For my entire life, I’ve known and loved this charming rocking chair. It lives at the family cottage and, like so much of the house’s early 20th century furnishings and trim, was originally painted deep burgundy-red. This was a popular colour of the time, and the paint – common and cheap – contained lead. Trouble was (aside from the health hazard, which no one knew about back then), all that darkness made the house seem very gloomy indeed, especially at night. My mother recalls evenings as a youngster, before the installation of electricity, reading by the feeble light of a coal-oil lamp. The room’s wood-panelled corners were shrouded in mysterious shadow; who knew what lurked there? How her youthful imagination must have taken flight – and set the gooseflesh to rising!
Those summer nights, perched cross-legged on that chair, my mom read and re-read one of her all-time favourite books, The Trail of the Lonesome Pine. This novel was written in 1908 by John Fox, Jr. Billed as a “western romance”, it involves the encroachment of modern industrialism on a traditional Appalachian coal mining town, two feuding clans, and a good ol’, darn tootin’ Eliza Doolittle/Professor Higgins-style romance. Wildly popular, Lonesome Pine inspired a 1913 song and numerous subsequent stage and screen adaptations. My mother’s copy, which had graced the cottage bookshelf for decades, disappeared one summer, but about 20 years ago, she found a replacement (shown here) at a local antiques shop. I sheepishly admit that, in all my summers at the lake, I haven’t yet read this wonderful volume. But its yellowing pages are calling me now, and I know I’ll read it settled into the seat of that welcoming old rocker.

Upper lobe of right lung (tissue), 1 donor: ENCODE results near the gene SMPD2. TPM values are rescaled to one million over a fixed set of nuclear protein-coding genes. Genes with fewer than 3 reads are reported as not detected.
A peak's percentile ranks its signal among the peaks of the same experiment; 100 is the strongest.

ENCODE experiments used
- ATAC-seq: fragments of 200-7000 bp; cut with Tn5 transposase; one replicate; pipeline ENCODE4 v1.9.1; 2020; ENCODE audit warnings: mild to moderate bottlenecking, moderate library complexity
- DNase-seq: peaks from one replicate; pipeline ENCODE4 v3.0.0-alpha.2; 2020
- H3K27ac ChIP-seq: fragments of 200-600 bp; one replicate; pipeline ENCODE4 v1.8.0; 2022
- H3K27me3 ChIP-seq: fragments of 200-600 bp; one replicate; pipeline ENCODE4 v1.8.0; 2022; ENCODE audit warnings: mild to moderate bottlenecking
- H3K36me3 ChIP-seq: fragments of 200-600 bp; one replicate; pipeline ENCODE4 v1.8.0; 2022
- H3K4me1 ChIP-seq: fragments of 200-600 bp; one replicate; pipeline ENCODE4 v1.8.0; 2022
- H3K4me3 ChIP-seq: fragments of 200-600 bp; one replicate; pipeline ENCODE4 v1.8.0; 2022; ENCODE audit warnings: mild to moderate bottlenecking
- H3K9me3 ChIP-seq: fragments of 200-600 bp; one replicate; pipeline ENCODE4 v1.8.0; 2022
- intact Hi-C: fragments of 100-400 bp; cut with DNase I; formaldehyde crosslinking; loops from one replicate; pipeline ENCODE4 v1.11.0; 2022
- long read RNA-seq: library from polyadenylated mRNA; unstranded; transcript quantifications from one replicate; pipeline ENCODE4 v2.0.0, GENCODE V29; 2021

My grandfather, with the assistance of his then ten-year-old daughter, installed the chair’s rope seat when the original rushes wore out. My mom remembers helping to hold the ropes taut as he worked. They did an excellent job, because for more than seventy years, it’s stoically withstood summers on an open-air porch, mouse infestations, uninsulated winters and generations of soggy, bathing-suited bottoms.
As for all that dark red décor, it eventually fell out of fashion; light, creamy white was now in. But by then it was known that stripping lead paint was dangerous, so the red was simply covered over. And over. And over. Many years and layers of paint later, that deep burgundy still shows up where the white layers have chipped, or bleeds through in patches of pale pink. It’s as if the old finish – once desired and au courant – is part of the very lifeblood of the place, reminding us of our favourite things, and willfully refusing to be forgotten.